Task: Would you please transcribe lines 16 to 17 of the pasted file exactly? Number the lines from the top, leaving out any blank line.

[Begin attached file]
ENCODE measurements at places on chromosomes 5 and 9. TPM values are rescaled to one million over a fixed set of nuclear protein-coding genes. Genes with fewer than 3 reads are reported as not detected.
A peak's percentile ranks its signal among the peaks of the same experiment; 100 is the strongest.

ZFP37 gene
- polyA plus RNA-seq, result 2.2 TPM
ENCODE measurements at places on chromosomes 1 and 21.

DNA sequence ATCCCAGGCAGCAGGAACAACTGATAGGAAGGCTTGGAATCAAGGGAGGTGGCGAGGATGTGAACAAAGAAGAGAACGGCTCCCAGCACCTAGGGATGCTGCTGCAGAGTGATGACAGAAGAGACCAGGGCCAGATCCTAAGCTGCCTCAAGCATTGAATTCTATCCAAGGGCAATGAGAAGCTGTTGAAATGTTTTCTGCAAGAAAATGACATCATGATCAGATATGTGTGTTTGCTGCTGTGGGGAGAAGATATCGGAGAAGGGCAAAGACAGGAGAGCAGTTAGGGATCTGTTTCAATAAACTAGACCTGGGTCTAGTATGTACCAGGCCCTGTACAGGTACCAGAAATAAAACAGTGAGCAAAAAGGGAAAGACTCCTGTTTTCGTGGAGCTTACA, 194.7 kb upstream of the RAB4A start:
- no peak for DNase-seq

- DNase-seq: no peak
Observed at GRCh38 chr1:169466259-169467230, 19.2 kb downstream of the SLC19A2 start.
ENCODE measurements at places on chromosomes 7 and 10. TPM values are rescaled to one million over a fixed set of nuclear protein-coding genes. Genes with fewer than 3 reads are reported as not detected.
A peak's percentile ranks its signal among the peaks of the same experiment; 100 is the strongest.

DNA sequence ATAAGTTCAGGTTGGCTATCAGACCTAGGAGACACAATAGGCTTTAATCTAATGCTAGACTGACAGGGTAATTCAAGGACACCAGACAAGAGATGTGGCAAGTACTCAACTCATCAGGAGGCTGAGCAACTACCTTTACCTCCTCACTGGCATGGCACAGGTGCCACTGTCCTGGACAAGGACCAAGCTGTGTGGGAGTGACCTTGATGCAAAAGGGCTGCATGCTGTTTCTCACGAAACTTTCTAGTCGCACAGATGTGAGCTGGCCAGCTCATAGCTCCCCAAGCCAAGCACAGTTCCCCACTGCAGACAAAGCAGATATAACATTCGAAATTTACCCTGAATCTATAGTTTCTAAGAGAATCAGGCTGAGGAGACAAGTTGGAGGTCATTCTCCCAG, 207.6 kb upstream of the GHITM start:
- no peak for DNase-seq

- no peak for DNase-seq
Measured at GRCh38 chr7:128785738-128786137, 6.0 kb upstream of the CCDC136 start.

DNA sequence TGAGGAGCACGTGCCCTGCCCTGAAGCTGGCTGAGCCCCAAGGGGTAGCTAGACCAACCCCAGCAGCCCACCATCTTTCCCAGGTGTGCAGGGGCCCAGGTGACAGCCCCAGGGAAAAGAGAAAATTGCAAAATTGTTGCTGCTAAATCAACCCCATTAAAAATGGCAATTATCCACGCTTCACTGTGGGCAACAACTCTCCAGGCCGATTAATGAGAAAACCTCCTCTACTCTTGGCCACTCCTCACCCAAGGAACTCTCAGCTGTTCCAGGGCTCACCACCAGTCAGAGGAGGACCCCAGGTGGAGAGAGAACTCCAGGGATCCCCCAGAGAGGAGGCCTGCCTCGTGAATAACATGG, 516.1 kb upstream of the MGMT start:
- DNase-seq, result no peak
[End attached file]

DNA sequence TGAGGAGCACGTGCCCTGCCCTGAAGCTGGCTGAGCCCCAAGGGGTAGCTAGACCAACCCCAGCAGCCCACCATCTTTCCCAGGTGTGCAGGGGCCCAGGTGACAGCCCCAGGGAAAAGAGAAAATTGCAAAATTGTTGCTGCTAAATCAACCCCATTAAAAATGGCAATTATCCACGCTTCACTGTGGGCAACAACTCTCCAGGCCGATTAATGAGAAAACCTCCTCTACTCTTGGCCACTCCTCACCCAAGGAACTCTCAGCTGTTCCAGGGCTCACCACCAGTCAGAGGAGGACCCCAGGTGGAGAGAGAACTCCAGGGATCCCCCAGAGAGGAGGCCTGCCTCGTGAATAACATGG, 516.1 kb upstream of the MGMT start:
- DNase-seq, result no peak